Monday, June 28, 2010

What matters most…

"…is that there continues to be a great dialogue, because truth is never possessed in full."

So much for a bishop serving the Way, the Truth, and the Life. Like so many Catholics, he's more a fan of the Waybe, the Truthiness, and the Half-Life.

RORATE CAELI: Portuguese Bishop: OK with men who "live" with other men; for artificial contraception

"Progressive" Bishops attack again. Let the Belgian collapse be a warning: there is no innocence or naivety in anything that "Progressive" Bishops do or say. And, particularly when they are so nonchalant and shameless about certain matters, the signs of grave problems in their dioceses and nations are clear. Rome should act before grave things come out, and not express sympathy for the hierarchy when the result of their behavior leads to an inevitable humiliation of the hierarchy.


Crude said...

For years now I've thought that "dialogue" usually means the following:

Person X: Let's talk about your disagreements with my views!
Person Y: Sure.


Person X: Will you change everything to be in line with what I think now?
Person Y: No.
Person X: Well, let's keep talking until you do. That's what dialogue means!

How come I seem to never see any dialogue in the opposite direction? Where's the dialogue, where pro-abortion organizations or groups allow pro-lifers to show up and 'dialogue' with them about pulling back their pro-abortion views? Why is there seemingly perpetual attempts at getting 'dialogue' in the church about gay priests or contraception, but these groups seemingly never accept 'dialogue' from other groups that seek to change their minds?

Codgitator (Cadgertator) said...


Consider what the good bishop says just before the line I headed up in this post:

"There is a great communion, and love for the Church, and I am convinced, by my pastoral experience, that that which I defend will soon be a reality. I do not accept the dogmatism of natural methods. People often do not wish to be realistic."

His premise that, since "truth" is not something the Church can "have," much less assert or defend, there is only "realistic" POLICY. His premise about communion is that it is not a communion with Christ Who is Himself the Truth, but rather a conglomeration of gradually "common" policy in "reality." Its ecclesial utilitarianism and evangelistic Realpolitik. The purpose of the Church is to increase "communion," but we all know you draw more flies with honey than with vinegar, so the most "realistic policy" is to agree with what, roughly, "most people find least burdensome in reality."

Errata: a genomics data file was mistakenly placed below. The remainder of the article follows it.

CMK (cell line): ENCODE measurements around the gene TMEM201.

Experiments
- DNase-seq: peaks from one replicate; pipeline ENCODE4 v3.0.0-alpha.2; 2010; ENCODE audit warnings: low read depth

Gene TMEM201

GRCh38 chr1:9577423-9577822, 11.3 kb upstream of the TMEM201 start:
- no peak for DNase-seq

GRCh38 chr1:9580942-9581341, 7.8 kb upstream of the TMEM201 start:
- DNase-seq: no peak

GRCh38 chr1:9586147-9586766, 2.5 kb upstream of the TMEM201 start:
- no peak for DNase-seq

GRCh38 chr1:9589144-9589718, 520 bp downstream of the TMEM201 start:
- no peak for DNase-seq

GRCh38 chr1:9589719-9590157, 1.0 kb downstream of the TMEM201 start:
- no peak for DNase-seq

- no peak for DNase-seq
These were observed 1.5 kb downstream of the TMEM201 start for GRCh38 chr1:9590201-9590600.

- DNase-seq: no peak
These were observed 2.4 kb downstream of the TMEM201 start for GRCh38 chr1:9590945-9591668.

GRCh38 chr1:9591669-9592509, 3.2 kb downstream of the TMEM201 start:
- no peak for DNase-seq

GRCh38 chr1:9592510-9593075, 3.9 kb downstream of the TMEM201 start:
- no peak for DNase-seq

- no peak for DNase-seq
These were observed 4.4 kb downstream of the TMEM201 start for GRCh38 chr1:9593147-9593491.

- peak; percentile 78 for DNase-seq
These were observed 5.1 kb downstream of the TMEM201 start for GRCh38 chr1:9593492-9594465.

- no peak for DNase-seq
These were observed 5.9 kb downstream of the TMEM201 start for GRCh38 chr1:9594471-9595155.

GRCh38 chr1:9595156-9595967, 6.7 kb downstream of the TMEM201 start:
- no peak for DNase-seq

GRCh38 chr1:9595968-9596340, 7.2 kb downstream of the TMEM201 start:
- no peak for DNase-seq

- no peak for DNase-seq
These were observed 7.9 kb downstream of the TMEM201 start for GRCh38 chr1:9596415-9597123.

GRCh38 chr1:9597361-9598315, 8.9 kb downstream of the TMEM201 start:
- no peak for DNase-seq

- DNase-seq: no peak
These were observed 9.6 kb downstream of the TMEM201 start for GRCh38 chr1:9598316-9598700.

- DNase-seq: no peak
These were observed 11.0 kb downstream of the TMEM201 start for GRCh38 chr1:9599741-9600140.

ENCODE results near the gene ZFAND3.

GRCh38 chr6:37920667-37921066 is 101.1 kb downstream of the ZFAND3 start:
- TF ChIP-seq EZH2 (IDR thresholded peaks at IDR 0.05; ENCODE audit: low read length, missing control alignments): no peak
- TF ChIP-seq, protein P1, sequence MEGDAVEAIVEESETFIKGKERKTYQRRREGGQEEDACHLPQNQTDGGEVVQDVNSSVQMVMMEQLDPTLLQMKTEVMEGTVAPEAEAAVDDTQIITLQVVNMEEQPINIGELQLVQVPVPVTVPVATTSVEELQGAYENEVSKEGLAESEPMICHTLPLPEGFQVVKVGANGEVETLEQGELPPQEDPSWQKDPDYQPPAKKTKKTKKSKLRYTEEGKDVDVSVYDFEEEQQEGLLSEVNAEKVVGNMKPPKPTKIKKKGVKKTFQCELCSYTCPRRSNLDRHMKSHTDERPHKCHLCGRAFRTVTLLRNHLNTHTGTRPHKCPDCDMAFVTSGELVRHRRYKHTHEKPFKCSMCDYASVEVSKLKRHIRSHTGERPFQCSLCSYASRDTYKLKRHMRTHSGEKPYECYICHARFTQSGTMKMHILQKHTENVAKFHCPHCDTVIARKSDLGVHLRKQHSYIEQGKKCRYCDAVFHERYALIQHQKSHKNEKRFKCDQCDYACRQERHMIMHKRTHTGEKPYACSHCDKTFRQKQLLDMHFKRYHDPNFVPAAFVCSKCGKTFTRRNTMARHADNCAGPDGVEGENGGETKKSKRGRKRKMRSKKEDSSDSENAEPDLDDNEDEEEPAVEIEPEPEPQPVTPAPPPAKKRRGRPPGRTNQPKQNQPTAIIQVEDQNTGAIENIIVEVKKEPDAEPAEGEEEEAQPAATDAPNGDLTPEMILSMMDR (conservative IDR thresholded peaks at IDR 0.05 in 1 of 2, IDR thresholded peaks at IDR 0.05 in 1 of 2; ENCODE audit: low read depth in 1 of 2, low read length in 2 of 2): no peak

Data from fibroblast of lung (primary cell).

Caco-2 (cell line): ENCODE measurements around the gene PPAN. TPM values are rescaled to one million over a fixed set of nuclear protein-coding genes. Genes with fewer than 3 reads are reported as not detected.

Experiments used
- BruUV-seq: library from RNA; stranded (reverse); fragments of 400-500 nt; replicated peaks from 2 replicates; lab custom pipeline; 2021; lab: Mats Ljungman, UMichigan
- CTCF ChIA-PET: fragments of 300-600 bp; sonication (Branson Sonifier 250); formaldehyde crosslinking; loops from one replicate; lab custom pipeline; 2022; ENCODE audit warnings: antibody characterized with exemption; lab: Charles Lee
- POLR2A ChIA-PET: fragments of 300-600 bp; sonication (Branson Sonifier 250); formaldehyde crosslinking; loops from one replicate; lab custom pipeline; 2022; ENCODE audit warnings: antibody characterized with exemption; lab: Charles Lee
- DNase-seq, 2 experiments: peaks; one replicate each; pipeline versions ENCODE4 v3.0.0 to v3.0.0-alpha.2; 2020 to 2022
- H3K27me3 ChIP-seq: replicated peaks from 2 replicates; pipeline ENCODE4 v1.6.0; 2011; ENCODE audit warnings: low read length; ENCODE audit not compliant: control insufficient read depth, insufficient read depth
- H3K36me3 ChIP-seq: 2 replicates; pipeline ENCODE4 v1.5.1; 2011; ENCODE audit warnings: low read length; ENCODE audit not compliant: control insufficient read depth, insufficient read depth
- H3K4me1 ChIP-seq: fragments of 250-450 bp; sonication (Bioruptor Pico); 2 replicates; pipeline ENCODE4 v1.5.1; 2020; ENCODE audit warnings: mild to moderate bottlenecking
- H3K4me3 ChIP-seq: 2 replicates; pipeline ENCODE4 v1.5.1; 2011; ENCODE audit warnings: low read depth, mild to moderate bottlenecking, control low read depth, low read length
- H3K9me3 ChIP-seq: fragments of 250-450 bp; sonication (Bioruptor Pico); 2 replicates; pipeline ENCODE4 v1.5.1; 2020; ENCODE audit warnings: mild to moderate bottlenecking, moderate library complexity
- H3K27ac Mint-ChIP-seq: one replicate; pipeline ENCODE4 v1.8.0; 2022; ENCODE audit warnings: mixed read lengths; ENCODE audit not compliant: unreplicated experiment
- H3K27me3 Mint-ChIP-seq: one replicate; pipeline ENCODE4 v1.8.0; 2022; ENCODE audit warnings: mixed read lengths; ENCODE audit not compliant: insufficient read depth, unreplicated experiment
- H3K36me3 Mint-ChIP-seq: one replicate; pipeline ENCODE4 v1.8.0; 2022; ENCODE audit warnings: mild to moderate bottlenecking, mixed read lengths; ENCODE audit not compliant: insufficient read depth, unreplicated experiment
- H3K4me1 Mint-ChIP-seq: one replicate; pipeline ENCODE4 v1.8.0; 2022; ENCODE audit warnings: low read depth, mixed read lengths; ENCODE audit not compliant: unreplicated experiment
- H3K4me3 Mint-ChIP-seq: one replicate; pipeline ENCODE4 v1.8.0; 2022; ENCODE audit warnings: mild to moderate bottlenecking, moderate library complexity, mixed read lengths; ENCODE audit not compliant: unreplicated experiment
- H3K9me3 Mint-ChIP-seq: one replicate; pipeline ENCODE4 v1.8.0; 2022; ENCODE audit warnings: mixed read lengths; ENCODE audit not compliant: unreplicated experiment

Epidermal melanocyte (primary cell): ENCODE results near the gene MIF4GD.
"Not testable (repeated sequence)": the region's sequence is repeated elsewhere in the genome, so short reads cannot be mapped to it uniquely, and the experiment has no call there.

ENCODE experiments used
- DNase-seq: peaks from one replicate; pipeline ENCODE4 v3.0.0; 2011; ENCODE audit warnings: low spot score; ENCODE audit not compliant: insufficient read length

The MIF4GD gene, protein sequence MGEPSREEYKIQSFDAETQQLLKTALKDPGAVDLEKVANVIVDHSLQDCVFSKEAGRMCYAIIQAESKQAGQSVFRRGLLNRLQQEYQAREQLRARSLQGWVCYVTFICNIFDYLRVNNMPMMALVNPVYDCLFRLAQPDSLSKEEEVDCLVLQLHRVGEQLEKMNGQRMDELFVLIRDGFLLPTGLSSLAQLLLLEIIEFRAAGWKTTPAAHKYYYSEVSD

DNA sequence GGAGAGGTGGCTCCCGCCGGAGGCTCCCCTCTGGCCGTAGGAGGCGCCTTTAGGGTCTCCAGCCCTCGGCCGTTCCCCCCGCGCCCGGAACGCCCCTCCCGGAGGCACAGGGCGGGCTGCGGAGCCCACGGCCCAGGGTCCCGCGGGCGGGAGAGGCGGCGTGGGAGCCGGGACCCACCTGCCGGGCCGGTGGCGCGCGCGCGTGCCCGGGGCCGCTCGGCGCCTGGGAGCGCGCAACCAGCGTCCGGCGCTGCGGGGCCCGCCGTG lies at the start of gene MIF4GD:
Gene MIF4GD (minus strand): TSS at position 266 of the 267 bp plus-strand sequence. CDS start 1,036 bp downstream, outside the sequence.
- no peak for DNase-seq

Again, with bishops like these....

As for your point about the disparity of "dialogue," I think it boils down to the suppressed premise that dialogue only works if no side actually defends its position as true. This is why, e.g., "pro-choice" is not a positive doctrine, but merely a proscription of any general policy for individuals. Pro-choice is thus a code word for the cynicism that, since no one or nothing is ever true or right, therefore we each must be allowed to be wrong in our own ways.


Codgitator (Cadgertator) said...

The following comment by Knight of Malta is a zinger, and piggybacks on my communion comment above:

"These modernist Rahnerians are the direct fruit of the Second Vatican Council, which allowed the "Smoke of Satan" (i.e. modernism) to come seeping into the Church. As Msgr. Gherardini so aptly put it:

"In all truth Modernism hid itself under the cloak of Vatican II's hermeneutic...The new rite of Holy Mass practically silenced the nature of sacrifice making of it an occasion for gathering together the people of God...the eucharistic gathering was given the mere sense of sharing a meal together...After having said all of this about Vatican II, if someone were to ask me if, in the final analysis, the modernist corruption had hidden itself within the Council documents themselves, and if the Fathers themselves were more or less infected, I would have to respond both yes and no...But yes as well, because not a few pages of the conciliar documents reek of the writings and ideas of Modernism--this can be seen above all in GS." [Vatican Council II, A Much Needed Discussion, pg. 92]"